Gen 2 AMD server chips have a crash bug

A minor bug can cause a system crash after 1,044 days of uninterrupted uptime. Be sure to reboot before then.

programmer developer devops apps developer code hacker dark secrets by peopleimages getty

Semiconductors, especially CPUs, are immensely complex creations all done at the microscopic level. That there aren’t more bugs, for lack of a better word, is a testament to the efforts that these chipmakers put in to delivering solid products. But occasionally, something slips by.

AMD has issued an alert that an older processor line has a minor error. The problem exists in its Epyc 7002 line, code-named Rome, which was released three years ago. The bug, first noted on a Reddit thread, says that servers running Rome-era chips will hang after 1,044 days of uptime or nearly three years.

There is no way to reset the server other than to reboot. AMD says it will not fix the issue.

"AMD has successfully provided a remedy for an isolated challenge regarding 2nd Gen AMD EPYC processors where for some customers, a core within the processor could hang if running consistently for an extended period of time," a company spokesperson said via email.

The bug is in what’s known as the C6 Sleep State. To save energy when the CPU is idle, it can go into a low-power mode. CPUs have several power modes, which are collectively called "C-states" or "C-modes." Intel first introduced it with the 486 processor, so the idea is hardly new.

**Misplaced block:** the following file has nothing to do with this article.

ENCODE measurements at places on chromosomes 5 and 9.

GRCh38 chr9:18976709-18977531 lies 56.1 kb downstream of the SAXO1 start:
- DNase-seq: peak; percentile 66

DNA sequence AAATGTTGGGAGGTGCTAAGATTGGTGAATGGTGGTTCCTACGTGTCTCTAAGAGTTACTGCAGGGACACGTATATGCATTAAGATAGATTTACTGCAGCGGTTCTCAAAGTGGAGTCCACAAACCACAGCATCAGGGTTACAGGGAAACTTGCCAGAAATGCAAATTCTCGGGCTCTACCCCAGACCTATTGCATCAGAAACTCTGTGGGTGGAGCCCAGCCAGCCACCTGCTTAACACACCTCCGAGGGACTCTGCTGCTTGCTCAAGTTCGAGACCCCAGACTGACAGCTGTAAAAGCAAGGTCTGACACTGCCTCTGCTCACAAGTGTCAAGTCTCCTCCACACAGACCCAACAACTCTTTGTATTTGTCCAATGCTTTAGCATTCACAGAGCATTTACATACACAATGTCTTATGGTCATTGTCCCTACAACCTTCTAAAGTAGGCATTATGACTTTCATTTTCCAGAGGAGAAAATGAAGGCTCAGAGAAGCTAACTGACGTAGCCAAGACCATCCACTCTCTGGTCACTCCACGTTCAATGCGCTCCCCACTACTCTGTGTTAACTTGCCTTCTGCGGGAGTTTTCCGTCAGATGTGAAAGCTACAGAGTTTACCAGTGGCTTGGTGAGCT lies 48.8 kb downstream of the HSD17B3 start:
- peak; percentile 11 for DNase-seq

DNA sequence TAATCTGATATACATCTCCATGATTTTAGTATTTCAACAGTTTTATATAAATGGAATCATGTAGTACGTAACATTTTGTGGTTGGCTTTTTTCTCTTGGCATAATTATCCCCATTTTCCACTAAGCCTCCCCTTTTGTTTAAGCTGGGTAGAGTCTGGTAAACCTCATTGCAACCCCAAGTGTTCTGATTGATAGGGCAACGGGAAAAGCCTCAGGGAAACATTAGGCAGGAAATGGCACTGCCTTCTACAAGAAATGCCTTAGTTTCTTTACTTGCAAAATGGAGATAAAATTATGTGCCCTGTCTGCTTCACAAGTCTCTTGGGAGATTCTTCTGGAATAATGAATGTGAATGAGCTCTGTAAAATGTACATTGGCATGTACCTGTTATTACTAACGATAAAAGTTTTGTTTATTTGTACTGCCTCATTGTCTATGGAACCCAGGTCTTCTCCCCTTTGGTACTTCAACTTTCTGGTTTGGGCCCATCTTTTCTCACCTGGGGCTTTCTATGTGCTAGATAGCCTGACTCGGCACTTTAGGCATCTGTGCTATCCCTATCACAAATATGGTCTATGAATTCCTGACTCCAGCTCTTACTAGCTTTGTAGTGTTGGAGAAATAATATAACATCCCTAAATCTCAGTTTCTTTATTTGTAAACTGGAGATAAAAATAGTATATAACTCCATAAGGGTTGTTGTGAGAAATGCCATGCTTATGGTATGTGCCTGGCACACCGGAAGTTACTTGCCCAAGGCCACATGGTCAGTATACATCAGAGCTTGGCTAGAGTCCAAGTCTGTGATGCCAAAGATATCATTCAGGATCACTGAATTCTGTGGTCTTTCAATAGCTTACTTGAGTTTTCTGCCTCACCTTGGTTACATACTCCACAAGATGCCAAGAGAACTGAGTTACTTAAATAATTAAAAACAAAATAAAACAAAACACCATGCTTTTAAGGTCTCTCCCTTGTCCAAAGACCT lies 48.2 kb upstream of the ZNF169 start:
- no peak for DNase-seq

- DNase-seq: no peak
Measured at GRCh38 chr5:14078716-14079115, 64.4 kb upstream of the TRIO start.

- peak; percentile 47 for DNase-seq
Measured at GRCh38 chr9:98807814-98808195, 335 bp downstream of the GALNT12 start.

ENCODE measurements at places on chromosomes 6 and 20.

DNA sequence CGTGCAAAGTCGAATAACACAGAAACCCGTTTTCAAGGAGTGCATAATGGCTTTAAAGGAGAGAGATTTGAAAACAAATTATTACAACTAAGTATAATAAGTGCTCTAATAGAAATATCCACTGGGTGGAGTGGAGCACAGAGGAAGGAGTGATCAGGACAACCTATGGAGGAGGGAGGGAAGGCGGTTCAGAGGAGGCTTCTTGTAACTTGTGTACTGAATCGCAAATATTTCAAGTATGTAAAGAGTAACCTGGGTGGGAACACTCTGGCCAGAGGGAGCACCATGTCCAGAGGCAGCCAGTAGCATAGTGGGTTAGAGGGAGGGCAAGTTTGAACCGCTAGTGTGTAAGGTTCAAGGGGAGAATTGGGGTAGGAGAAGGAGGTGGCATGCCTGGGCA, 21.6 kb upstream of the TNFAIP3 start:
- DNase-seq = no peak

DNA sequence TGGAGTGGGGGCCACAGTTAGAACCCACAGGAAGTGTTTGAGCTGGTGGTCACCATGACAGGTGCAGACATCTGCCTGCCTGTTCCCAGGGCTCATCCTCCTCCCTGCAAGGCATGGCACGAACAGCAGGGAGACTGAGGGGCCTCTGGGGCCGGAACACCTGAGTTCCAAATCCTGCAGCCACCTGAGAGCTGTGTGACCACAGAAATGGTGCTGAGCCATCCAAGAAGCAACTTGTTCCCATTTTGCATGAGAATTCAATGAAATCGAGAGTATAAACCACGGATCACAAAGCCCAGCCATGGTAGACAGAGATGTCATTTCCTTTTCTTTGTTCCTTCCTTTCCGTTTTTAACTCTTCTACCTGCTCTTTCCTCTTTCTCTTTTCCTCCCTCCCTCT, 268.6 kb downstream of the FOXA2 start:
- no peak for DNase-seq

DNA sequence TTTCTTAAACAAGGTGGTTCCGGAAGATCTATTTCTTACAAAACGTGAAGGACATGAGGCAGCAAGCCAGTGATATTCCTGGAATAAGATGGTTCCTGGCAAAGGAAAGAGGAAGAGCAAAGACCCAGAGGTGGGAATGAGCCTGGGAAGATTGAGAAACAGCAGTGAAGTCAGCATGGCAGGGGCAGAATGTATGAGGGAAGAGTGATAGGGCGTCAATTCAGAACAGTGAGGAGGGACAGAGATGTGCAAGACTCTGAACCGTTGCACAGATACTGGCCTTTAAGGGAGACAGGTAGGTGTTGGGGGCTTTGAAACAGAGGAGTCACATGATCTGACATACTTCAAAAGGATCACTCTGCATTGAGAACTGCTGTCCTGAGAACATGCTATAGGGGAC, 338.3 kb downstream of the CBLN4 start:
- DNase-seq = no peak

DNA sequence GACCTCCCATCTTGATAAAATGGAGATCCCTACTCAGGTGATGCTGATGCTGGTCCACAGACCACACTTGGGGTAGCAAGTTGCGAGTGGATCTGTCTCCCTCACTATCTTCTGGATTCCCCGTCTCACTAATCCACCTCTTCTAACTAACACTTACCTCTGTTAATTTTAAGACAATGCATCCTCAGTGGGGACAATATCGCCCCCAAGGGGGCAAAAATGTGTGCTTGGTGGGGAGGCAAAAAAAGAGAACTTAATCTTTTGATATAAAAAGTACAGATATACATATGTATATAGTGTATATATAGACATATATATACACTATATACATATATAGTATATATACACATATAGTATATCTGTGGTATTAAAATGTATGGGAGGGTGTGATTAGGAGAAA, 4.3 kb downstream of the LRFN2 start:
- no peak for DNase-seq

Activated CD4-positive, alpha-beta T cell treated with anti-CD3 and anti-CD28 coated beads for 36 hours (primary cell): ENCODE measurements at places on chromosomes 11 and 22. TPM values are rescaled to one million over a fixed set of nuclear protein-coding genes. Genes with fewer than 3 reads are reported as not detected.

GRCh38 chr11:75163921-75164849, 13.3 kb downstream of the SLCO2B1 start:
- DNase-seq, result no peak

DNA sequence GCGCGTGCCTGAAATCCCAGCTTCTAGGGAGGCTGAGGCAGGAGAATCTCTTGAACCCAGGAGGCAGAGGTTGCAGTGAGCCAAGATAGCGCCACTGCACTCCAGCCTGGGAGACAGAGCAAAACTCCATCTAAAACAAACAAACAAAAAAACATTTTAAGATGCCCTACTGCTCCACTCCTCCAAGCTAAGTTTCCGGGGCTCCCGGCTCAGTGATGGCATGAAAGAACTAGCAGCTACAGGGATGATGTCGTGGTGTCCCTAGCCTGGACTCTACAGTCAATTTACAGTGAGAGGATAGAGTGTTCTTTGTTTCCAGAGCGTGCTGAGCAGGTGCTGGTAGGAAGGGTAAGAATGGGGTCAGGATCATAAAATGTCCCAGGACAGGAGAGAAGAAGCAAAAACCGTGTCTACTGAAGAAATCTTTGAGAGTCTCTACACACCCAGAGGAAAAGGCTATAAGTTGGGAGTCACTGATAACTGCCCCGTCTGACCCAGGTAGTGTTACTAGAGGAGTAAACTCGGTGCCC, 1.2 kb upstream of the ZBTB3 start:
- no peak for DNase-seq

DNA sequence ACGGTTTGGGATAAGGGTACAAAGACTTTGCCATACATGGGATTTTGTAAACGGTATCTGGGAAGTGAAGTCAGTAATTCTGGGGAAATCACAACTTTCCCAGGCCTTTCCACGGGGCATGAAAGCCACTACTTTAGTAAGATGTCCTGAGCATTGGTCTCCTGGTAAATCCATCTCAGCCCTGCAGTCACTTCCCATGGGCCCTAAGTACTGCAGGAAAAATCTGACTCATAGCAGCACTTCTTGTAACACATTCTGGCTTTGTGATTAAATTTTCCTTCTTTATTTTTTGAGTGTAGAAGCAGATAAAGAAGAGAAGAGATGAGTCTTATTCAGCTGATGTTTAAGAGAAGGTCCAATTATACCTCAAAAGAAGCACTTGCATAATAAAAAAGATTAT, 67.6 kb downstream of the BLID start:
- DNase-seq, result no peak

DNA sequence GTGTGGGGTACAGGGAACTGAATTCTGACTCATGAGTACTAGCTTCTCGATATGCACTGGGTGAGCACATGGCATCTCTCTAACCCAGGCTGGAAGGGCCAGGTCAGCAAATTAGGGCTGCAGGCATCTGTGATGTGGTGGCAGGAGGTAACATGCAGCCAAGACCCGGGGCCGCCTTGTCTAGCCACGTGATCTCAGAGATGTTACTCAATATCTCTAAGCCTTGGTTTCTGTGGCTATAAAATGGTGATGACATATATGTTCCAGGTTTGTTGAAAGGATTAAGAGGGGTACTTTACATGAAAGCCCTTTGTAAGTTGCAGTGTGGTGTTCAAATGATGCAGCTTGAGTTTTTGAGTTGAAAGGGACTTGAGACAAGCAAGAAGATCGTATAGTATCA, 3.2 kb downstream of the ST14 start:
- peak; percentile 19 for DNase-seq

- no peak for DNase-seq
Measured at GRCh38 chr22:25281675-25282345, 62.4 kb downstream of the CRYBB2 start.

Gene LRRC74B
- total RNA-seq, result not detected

These C-state modes start at C0, which is the normal CPU operating mode. The higher the C number is, the deeper into sleep mode the CPU goes and the more signals are turned off. The deeper the sleep state, the more time the CPU needs to fully wake up.

With this bug, once a CPU goes into C6 past the 1,044-day mark, it gets stuck and a reboot is required. The fix is either reboot the server before the three-year mark or disable the sleep state that causes the bug.

That this bug even surfaced is testament to the CPU's performance; three years of uninterrupted uptime is remarkable.

You might think server updates would have dictated a reboot along the way, but then again, the Linux kernel can be patched without a reboot.

Significant CPU bugs do happen but not very often, and this certainly isn't one of them.


Copyright © 2023 IDG Communications, Inc.

The 10 most powerful companies in enterprise networking 2022